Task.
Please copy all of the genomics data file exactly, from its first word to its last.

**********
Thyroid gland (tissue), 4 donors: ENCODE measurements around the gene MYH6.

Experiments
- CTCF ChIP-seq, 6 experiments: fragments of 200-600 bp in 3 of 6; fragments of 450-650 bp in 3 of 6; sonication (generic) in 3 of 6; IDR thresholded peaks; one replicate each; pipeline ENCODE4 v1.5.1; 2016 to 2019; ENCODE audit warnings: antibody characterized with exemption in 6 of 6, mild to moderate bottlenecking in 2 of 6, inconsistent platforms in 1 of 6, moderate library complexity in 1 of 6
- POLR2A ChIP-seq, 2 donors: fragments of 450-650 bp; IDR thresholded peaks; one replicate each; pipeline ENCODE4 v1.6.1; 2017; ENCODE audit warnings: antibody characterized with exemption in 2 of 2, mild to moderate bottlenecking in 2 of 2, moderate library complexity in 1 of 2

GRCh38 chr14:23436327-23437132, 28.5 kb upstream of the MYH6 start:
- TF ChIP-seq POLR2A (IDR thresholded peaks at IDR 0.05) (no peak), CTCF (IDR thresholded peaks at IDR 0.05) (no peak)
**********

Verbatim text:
Thyroid gland (tissue), 4 donors: ENCODE measurements around the gene MYH6.

Experiments
- CTCF ChIP-seq, 6 experiments: fragments of 200-600 bp in 3 of 6; fragments of 450-650 bp in 3 of 6; sonication (generic) in 3 of 6; IDR thresholded peaks; one replicate each; pipeline ENCODE4 v1.5.1; 2016 to 2019; ENCODE audit warnings: antibody characterized with exemption in 6 of 6, mild to moderate bottlenecking in 2 of 6, inconsistent platforms in 1 of 6, moderate library complexity in 1 of 6
- POLR2A ChIP-seq, 2 donors: fragments of 450-650 bp; IDR thresholded peaks; one replicate each; pipeline ENCODE4 v1.6.1; 2017; ENCODE audit warnings: antibody characterized with exemption in 2 of 2, mild to moderate bottlenecking in 2 of 2, moderate library complexity in 1 of 2

GRCh38 chr14:23436327-23437132, 28.5 kb upstream of the MYH6 start:
- TF ChIP-seq POLR2A (IDR thresholded peaks at IDR 0.05) (no peak), CTCF (IDR thresholded peaks at IDR 0.05) (no peak)